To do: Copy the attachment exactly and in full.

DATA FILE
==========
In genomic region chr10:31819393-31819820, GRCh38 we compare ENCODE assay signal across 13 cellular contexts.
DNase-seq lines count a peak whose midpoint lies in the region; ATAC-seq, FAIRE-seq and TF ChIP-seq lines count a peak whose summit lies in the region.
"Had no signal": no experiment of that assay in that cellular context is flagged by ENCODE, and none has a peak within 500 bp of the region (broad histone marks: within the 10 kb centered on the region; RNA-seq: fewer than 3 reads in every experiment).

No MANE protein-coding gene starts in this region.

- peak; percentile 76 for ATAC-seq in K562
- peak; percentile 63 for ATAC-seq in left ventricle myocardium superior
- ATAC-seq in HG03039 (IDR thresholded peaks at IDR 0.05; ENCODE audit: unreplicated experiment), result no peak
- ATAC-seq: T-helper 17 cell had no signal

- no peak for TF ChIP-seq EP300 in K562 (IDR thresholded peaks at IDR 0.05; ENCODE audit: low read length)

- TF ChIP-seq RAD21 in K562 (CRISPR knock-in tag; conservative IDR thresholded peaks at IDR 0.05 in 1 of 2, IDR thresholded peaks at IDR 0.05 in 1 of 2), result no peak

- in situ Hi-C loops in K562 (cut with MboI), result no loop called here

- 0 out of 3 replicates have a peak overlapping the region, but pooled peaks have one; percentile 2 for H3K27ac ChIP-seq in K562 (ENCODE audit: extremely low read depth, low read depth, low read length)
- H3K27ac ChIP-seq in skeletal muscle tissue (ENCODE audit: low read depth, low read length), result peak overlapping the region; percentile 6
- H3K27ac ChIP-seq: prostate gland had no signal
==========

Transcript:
In genomic region chr10:31819393-31819820, GRCh38 we compare ENCODE assay signal across 13 cellular contexts.
DNase-seq lines count a peak whose midpoint lies in the region; ATAC-seq, FAIRE-seq and TF ChIP-seq lines count a peak whose summit lies in the region.
"Had no signal": no experiment of that assay in that cellular context is flagged by ENCODE, and none has a peak within 500 bp of the region (broad histone marks: within the 10 kb centered on the region; RNA-seq: fewer than 3 reads in every experiment).

No MANE protein-coding gene starts in this region.

- peak; percentile 76 for ATAC-seq in K562
- peak; percentile 63 for ATAC-seq in left ventricle myocardium superior
- ATAC-seq in HG03039 (IDR thresholded peaks at IDR 0.05; ENCODE audit: unreplicated experiment), result no peak
- ATAC-seq: T-helper 17 cell had no signal

- no peak for TF ChIP-seq EP300 in K562 (IDR thresholded peaks at IDR 0.05; ENCODE audit: low read length)

- TF ChIP-seq RAD21 in K562 (CRISPR knock-in tag; conservative IDR thresholded peaks at IDR 0.05 in 1 of 2, IDR thresholded peaks at IDR 0.05 in 1 of 2), result no peak

- in situ Hi-C loops in K562 (cut with MboI), result no loop called here

- 0 out of 3 replicates have a peak overlapping the region, but pooled peaks have one; percentile 2 for H3K27ac ChIP-seq in K562 (ENCODE audit: extremely low read depth, low read depth, low read length)
- H3K27ac ChIP-seq in skeletal muscle tissue (ENCODE audit: low read depth, low read length), result peak overlapping the region; percentile 6
- H3K27ac ChIP-seq: prostate gland had no signal